Tuesday 12th May marks the bicentennial of Florence Nightingale. Known as the Lady with the Lamp, her work during the Crimean War led her to become a figure known for pioneering modern nursing with a mathematical approach. You might even recognise Nightingale from the Crimean War memorial that lies at the heart of St James’s, a short walk from Piccadilly Circus. The famous figure of Nightingale, guided by her lamp, was cast in bronze in 1915 and positioned on Waterloo Place, where she can forever keep a watchful eye over the old War Office on Pall Mall. With many still looking to her as a symbol of hope, read on to discover her impact on medicine.
Who was Florence Nightingale?
Born in 1820, Florence was named after the Italian city of her birth before being brought up in Derbyshire. Described as clever from an early age, Florence was the epitome of a determined young woman. She defied her parents’ wishes to marry well and chose a career in nursing over a domestic life. She spent her time visiting hospitals across Europe until settling in Germany for her training in 1830. By 1853, Florence was superintendent at a women’s hospital in Harley Street, a role that was to be short lived with the advent of the Crimean War later that year.
As Florence once said “Live life when you have it. Life is a splendid gift - there is nothing small about it.” It is a sentiment that rings true today.
Florence & The Crimean War
Secretary of State at War, Sidney Herbert, who stands immortalised alongside Nightingale’s statue, knew Florence and appointed her to assist in the British army hospital in Scutari, Turkey. This was the first time women were allowed to serve in the military and Florence was joined by 38 dedicated nurses to treat wounded soldiers.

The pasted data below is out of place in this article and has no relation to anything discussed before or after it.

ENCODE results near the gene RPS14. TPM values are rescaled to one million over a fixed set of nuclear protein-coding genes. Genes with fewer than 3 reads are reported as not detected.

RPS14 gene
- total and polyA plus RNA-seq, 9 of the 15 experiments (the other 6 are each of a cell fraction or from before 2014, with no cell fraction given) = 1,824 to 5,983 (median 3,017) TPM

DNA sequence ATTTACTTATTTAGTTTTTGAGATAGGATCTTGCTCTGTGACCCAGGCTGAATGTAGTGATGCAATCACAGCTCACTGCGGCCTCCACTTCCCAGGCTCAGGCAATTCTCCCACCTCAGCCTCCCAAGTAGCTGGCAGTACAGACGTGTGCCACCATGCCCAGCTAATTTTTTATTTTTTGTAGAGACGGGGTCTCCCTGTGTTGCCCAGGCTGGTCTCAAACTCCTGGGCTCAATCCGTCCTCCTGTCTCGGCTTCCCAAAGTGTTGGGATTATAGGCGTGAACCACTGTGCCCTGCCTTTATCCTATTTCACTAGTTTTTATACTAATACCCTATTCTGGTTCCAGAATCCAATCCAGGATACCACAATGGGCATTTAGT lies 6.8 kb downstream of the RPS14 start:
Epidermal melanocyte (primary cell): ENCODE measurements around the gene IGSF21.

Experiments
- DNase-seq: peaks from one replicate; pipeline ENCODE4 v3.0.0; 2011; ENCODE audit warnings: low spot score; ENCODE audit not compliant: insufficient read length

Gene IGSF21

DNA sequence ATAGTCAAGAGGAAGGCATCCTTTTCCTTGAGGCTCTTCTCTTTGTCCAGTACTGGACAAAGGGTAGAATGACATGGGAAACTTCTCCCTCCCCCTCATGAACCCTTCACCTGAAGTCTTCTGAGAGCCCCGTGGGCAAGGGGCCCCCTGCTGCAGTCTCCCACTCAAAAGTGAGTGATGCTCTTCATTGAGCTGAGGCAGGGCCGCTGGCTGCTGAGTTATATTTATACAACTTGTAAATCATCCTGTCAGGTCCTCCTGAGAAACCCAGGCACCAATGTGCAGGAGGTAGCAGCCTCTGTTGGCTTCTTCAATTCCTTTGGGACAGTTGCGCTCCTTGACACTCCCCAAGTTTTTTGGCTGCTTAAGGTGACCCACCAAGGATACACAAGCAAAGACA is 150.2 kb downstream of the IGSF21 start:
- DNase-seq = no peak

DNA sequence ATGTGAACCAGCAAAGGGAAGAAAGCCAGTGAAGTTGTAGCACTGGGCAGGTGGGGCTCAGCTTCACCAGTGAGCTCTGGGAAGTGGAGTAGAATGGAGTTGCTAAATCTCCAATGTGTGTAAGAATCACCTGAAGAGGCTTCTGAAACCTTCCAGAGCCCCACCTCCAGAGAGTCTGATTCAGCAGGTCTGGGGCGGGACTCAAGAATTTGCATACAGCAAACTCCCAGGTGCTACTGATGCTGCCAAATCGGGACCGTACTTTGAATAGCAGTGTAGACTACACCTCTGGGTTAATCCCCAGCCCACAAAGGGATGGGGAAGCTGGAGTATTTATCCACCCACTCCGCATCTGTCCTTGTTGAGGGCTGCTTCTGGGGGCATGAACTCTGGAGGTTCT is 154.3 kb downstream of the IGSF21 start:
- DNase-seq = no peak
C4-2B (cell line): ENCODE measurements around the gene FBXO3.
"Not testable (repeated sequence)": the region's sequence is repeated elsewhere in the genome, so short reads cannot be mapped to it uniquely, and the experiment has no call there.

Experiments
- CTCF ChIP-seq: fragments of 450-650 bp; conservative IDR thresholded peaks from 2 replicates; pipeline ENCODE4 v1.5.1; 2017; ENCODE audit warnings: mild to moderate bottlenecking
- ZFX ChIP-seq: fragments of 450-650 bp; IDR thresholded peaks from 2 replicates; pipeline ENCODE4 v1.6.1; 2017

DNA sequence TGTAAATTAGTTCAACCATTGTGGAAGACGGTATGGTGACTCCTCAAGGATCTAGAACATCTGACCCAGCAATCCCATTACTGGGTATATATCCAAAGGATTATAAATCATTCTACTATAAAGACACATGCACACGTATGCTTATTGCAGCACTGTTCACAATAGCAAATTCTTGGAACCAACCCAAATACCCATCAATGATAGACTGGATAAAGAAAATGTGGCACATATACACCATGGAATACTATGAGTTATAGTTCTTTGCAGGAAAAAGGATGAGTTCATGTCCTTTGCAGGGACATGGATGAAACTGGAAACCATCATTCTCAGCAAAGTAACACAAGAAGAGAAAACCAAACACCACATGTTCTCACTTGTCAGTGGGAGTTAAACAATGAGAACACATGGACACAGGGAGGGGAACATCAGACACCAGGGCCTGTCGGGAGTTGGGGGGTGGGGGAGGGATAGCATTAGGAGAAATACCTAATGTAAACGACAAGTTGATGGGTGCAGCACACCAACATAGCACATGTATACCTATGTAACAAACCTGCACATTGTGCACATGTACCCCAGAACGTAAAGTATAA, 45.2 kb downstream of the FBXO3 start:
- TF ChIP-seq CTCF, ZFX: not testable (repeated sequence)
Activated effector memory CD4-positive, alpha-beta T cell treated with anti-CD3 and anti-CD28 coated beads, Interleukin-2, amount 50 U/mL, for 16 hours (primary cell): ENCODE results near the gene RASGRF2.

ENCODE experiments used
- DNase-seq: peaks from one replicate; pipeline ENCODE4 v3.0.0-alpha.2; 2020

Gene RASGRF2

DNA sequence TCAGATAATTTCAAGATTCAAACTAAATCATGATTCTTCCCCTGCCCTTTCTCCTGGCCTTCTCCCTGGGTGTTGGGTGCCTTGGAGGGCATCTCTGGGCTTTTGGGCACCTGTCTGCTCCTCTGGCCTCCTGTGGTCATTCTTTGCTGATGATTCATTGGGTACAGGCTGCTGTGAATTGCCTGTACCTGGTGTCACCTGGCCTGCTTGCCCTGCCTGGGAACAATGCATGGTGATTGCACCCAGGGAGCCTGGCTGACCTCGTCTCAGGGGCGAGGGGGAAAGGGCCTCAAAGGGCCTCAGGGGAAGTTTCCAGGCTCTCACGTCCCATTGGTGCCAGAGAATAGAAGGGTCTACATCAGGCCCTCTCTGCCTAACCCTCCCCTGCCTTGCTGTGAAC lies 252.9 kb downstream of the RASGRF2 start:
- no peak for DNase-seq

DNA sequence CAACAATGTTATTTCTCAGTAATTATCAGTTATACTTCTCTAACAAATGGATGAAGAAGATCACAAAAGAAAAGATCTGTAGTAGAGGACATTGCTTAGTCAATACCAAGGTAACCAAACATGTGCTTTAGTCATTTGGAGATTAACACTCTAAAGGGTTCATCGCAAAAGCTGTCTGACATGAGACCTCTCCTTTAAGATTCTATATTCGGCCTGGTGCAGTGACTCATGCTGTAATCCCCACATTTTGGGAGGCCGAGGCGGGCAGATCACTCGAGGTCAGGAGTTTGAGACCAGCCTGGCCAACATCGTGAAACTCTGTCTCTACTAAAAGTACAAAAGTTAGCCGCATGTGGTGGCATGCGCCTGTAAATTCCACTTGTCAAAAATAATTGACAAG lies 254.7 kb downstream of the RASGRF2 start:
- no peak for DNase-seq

In 1855, the iconic portrait of Florence carrying her lamp was published in the Illustrated London News. Her work, applying mathematics to treat patients, meant that she quickly achieved national recognition as a figure of hope in Victorian Britain. Florence returned a heroine but no less determined to continue to combat disease.
Florence’s work on sanitation
Upon arriving back in England, Florence remained appalled by the horrors of war. She persuaded Queen Victoria’s government to set up a Royal Commission and analysed vast sums of Army data. Her discovery was that almost 90% of men had died due to poor sanitation, rather than sustained injuries from war. Florence published these alarming statistics alongside practices on improving cleanliness. Her guiding principles saw the army death toll reduce by 99% in just a year.
Florence’s next thesis, Notes on Nursing, was published in 1870 and was targeted at bettering the lives and healthcare of the very poorest. Her trained nurses visited workhouses, educating others and caring for the sick. This idea of making medical care available to all is often seen as a precursor to the National Health Service, and as a predecessor to the ethos of the healthcare workers that we are so grateful for today. In the 1880s, Florence studied water supply and famine in India. She continued campaigning for the weakest in society until her death.
Florence Nightingale was the first woman to be awarded the Order of Merit for her work. Her statue, watches over us to this day and her legacy of hope and innovation lives on through the network of Nightingale hospitals caring for communities the length and breadth of the country.
For more stories of pioneering women in Regent Street & St James’s past and present click here.